I never said it was off limits. Don’t try to put words in my mouth. I’m saying it is hypocritical, stupid, and counterproductive to argue about which sins identified in the Bible are truly sins and which ones we can just ignore. If you get to ignore any of them, you might as well ignore the whole book.

    Adultery is something someone DOES. Homosexuality is something someone IS. Can you honestly not see the difference?

    I can see the difference, which is why I noted that the Bible condemns homosexual acts (i.e. something someone does). Of course, I was raised Catholic, and that church teaches that your very thoughts are actions that can be sinful, so from that perspective I don’t see much of a difference.

    And by the way, have I made it clear that I think pretty much everything in the Bible is a load of crap? Because I do. I just don’t get why people bother with it if they are going to ignore much of the book to tailor it to their beliefs anyway.

  70. mattb says:

    @Stormy Dragon:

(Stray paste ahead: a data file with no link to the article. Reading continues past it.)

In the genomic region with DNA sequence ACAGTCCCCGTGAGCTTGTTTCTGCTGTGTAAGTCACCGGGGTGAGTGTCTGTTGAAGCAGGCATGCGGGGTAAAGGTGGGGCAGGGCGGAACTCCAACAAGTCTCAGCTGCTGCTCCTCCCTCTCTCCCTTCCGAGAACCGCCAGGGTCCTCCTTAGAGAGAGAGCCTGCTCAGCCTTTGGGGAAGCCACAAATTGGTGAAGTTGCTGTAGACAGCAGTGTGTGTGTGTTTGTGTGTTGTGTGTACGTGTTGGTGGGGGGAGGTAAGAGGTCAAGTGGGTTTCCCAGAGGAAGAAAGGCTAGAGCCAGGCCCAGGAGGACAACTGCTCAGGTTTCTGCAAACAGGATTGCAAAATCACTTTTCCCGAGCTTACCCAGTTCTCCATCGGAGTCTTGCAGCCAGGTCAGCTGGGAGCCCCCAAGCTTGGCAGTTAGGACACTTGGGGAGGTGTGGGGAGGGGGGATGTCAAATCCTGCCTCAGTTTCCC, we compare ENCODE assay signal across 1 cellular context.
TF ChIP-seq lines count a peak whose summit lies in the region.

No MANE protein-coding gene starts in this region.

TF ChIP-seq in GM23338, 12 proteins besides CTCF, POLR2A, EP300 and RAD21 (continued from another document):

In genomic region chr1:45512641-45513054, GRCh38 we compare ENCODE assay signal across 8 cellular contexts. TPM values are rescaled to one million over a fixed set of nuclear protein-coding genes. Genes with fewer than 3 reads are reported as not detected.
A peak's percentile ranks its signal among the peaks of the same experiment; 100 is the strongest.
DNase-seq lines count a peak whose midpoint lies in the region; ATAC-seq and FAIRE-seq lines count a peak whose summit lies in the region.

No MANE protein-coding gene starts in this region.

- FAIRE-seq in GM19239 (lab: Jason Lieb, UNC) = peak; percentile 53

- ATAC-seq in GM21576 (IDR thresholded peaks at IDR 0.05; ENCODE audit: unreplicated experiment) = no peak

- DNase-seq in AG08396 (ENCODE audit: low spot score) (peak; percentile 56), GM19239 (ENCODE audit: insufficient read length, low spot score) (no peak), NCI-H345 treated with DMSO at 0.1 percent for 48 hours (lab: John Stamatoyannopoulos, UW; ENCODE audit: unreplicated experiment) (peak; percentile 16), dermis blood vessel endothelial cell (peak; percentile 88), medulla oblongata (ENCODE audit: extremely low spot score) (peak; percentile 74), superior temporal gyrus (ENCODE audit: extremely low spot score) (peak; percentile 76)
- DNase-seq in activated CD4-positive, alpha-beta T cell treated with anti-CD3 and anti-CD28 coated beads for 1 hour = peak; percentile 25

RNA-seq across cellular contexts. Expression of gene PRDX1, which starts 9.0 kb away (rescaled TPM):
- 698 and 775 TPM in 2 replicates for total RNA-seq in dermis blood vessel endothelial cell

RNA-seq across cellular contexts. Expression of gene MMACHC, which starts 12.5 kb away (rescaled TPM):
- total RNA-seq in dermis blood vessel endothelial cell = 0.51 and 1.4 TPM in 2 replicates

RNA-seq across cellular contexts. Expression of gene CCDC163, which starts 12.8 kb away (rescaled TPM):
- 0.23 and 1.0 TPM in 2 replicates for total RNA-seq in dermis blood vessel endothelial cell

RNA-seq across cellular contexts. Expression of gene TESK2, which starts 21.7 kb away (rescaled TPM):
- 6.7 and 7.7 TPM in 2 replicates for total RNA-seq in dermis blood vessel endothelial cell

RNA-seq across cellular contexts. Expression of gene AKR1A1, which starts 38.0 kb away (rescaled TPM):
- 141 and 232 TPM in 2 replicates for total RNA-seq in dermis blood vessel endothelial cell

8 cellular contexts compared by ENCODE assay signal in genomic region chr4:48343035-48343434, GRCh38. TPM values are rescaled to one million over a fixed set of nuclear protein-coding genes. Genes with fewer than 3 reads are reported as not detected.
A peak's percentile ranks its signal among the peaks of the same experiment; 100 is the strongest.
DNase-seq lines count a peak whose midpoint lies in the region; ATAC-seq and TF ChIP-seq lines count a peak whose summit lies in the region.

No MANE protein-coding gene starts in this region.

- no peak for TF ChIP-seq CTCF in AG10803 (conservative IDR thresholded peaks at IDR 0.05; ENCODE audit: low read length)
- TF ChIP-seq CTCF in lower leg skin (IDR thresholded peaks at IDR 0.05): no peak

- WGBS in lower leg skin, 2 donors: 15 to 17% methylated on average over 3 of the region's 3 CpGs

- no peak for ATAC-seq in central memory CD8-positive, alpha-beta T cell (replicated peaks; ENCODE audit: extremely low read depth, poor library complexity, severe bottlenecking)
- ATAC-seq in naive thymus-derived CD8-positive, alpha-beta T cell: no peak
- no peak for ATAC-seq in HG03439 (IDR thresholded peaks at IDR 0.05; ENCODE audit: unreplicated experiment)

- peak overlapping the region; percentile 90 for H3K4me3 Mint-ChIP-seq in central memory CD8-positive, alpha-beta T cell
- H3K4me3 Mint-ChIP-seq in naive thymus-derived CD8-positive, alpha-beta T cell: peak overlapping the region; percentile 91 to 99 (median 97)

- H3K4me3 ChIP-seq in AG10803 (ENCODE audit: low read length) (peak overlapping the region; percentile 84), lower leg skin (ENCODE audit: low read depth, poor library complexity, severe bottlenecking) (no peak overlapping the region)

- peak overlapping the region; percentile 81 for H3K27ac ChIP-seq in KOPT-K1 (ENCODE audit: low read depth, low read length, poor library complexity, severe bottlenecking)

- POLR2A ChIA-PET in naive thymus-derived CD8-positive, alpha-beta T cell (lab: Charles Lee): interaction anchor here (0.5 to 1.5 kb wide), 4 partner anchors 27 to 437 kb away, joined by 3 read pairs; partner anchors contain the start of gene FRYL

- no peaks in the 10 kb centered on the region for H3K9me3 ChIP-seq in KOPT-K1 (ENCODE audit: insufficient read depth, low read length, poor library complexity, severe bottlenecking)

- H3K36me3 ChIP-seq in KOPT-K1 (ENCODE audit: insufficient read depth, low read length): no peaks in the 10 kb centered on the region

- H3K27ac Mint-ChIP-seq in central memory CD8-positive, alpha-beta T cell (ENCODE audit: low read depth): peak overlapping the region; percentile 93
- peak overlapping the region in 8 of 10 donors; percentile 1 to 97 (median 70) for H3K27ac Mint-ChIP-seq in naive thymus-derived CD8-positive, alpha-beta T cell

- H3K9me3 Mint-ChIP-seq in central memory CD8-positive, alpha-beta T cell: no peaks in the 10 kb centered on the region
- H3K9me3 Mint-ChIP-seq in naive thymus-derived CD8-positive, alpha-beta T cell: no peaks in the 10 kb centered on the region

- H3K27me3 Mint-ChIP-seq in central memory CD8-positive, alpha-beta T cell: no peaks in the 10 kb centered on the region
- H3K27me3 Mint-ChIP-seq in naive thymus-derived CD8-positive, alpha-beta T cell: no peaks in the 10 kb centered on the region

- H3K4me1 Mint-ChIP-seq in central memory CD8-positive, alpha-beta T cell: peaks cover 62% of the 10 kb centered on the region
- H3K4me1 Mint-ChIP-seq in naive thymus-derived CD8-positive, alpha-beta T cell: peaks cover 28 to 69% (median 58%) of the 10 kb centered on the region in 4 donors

So the mere suggestion that Christianity might be wrong about something is cause for offense, and I have some sort of duty never to offend Christians? How is saying all of the non-christians in society have an obligation to act as though everything Christians assert is correct all that different from the Taliban?

    *Sigh* … Please take a step back and reread what you wrote:

    You were not suggesting that “Christianity might be wrong” but that it “was wrong.” I’m sorry, you were not opening a space for discussion, you were condemning. And in doing so you were claiming superior moral ground at the same time you were attacking Boyd for claiming superior moral ground.

    Further, reading across your comments you were attacking Boyd and other Christians for needing a 2000 year old text to define their morality.

    What all of that does is negate how Boyd openly admits to be struggling with all of these issues.

    Further, in you chose to attack Boyd on a completely intimate topic — ie his love for his children — and suggest that his love is fundamentally deficient.

    Now you are well within your free speech/discussion rights to do all of this. But if you fail to see how you are trading one for of fundamentalism for another (at least in your argument style). Further you failed to see how nuanced what Boyd was writing was. The net result was a reductive argument which leaves your interlocator (and onlookers) feeling that unless they are 100% with you, they are against you.

    Ad that’s not helpful for your broader cause.

  71. @Boyd:

    And as a Christian, I have to believe all of the Bible. If it’s not all God’s word, then none of it is.